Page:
Affordable housing production and preservation creates housing opportunities necessary for households to be productive, healthy, and successful and directly stimulates the economy. The housing bond bill would recapitalize DHCD bond-funded programs, which are critical for the production and preservation of affordable housing in the Commonwealth. The bill also adds funding for mixed-use development to the Commercial Area Transit Node Housing Program and creates a program to build and improve facilities for early childhood education and out-of-school time programs. The bill would invest more than $1.4 billion in public housing modernization, housing options to help disabled residents remain in their homes and communities, neighborhood stabilization, housing units in commercial areas served by public transit, and housing opportunities for residents across the Commonwealth. The bill would also extend the Massachusetts Low Income Housing Tax Credit at $20 million per year for two years.
Senator Jamie Eldridge
Representative Kevin Honan
Background (provided by the Massachusetts Association of Community Development Corporations)
Families in Massachusetts are currently struggling due, in large part, to an overall housing shortage combined with the impacts of elevated foreclosure rates and increased rental housing costs. Families statewide are struggling to afford rents, as the fair market rent for a two bedroom home is $1,187/month, even though a renter with the average hourly wage can afford rent of only $881/month.
Three key reasons we must address this issue:
- More than 16,000 people are homeless.
- Communities are suffering from the impact of foreclosures, declining home values and vacancies. Last year, more than 7,400 homeowners lost their homes to foreclosure.
- The high cost of housing in Massachusetts makes it harder for companies to move or to expand in the Commonwealth. It makes it increasingly harder to attract and to retain the workforce needed for today’s economy.
Federal housing dollars flowing to Massachusetts were cut by $60 million from FY11 to FY12 (10%), with further cuts anticipated in the coming years. This is slowing the production and the preservation of affordable housing and creating significant time delays for many high quality projects in the state’s housing pipeline. To address these challenges, Governor Patrick has set a goal of building 10,000 new homes in multi-family buildings that are close to transit, jobs and services. Expanding the availability of affordable homes can dramatically reduce family homelessness and eliminate the need to place families in expensive motels. To achieve these goals, Massachusetts must continue to produce and to preserve affordable housing across the entire state.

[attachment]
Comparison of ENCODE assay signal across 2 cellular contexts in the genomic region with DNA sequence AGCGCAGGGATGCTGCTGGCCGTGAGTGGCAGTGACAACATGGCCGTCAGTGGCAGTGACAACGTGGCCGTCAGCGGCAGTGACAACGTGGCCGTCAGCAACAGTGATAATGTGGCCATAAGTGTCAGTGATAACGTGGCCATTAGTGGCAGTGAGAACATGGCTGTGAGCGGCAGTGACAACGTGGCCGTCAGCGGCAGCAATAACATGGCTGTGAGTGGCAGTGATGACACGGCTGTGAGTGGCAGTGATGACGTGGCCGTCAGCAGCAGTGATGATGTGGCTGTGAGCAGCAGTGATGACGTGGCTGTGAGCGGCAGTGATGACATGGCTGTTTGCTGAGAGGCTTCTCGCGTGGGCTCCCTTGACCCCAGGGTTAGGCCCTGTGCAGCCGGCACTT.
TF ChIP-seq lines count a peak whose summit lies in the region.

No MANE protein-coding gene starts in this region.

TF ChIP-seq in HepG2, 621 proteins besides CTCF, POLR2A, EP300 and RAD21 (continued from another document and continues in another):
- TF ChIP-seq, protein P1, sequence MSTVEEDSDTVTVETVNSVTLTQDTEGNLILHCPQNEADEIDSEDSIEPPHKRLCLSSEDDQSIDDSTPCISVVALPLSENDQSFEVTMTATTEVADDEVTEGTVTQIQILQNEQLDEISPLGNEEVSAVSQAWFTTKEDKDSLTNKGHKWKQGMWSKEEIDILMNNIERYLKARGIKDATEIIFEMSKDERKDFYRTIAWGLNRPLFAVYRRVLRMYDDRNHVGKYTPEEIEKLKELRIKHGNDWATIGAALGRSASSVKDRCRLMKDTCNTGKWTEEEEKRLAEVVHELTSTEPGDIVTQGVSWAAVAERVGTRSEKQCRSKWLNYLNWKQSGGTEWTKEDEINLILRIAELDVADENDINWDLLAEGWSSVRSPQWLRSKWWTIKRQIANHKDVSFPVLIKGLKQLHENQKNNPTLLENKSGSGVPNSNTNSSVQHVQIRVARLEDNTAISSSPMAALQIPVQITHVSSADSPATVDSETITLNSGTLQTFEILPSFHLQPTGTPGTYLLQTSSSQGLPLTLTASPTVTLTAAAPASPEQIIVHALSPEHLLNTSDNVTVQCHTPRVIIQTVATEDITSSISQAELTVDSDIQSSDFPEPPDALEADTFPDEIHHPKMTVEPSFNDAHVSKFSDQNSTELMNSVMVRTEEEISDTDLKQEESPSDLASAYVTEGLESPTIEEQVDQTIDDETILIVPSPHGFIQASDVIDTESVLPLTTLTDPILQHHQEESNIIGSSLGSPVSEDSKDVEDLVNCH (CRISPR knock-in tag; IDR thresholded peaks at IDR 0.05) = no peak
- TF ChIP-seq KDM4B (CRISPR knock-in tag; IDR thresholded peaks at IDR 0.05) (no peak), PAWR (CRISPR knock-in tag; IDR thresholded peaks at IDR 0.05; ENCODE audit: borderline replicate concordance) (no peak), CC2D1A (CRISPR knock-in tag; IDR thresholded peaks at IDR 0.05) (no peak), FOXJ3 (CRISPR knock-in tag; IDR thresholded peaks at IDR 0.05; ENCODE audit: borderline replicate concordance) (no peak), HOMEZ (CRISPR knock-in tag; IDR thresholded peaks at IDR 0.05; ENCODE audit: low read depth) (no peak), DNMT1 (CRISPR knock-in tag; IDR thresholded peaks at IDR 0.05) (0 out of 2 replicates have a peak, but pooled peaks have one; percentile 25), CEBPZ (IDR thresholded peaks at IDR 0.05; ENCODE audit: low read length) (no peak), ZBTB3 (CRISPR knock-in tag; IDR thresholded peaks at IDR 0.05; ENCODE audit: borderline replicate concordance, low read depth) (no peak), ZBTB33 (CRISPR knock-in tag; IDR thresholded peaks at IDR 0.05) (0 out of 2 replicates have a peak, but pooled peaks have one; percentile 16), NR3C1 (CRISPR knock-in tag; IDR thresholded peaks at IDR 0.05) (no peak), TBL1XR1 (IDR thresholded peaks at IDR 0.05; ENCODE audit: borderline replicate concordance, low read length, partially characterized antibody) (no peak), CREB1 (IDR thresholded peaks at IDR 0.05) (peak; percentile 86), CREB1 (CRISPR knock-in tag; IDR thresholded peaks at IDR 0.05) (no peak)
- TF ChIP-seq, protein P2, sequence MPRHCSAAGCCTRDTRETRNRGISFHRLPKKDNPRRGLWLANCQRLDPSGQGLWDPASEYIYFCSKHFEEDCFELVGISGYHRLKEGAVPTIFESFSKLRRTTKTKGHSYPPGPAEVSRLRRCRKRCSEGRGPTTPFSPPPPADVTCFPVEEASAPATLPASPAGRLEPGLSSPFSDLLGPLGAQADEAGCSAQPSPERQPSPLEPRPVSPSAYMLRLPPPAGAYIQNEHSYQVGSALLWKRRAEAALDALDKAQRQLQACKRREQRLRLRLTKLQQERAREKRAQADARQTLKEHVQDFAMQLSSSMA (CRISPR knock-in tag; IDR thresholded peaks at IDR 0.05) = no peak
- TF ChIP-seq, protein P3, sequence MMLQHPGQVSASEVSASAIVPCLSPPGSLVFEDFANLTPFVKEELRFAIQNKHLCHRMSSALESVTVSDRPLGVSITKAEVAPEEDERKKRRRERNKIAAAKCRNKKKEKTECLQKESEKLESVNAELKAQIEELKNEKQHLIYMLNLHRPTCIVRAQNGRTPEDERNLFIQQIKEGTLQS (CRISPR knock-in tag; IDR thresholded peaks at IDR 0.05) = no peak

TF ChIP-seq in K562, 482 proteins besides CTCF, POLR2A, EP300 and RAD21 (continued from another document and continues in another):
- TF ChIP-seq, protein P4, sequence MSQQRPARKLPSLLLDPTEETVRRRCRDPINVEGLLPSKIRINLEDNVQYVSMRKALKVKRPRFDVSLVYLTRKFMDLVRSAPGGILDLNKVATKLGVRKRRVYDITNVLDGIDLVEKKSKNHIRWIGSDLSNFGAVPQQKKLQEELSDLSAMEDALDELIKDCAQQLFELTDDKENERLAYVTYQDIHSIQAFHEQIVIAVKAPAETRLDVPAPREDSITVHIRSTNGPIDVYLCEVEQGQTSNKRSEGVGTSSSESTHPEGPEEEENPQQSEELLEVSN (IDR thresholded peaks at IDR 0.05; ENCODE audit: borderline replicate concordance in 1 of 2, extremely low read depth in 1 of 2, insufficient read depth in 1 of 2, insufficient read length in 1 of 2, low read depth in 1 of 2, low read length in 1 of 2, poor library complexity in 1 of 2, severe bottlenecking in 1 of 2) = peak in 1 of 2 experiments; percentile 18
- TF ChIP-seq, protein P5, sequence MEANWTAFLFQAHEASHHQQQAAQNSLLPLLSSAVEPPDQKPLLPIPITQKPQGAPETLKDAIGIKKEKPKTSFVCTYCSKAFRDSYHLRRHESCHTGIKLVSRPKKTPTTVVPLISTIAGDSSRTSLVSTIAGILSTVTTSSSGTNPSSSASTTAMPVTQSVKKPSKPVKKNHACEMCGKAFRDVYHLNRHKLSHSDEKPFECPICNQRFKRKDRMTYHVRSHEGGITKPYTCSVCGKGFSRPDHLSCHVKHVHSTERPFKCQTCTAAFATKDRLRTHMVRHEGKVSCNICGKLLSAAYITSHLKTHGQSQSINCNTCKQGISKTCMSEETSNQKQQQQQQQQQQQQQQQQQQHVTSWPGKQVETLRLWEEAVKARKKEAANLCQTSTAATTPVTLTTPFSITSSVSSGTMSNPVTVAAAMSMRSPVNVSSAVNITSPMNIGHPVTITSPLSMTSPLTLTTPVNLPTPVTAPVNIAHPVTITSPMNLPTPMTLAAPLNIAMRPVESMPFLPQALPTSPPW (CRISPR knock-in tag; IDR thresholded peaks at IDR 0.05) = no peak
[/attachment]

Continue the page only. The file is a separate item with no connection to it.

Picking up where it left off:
The bill sponsored by Honan and Eldridge ensures the continuation of the Commonwealth’s affordable housing programs, most of which will run out of funding within the next year without new legislative authorization. Specifically, this legislation would authorize $1.4 billion for affordable housing production and preservation over 5 years, including the following allocations:
- $500 million for public housing modernization
- $320 million for the State’s Affordable Housing Trust Fund
- $135 million for the Housing Stabilization Fund
- $100 million for the Capital Improvement and Preservation Fund
- $80 million for the Housing Innovations Fund
- $45 million to promote mixed use developments, providing housing and commercial/retail opportunities
- $45 million to support early education facilities
- $20 million per year over the next two years for the Massachusetts low-income housing tax credit
This is a bonding bill so does not require full upfront funding in the budget but allows the state to raise the money in the bond market.
Passed the House as HB 3492; Senate hearing held on June 19.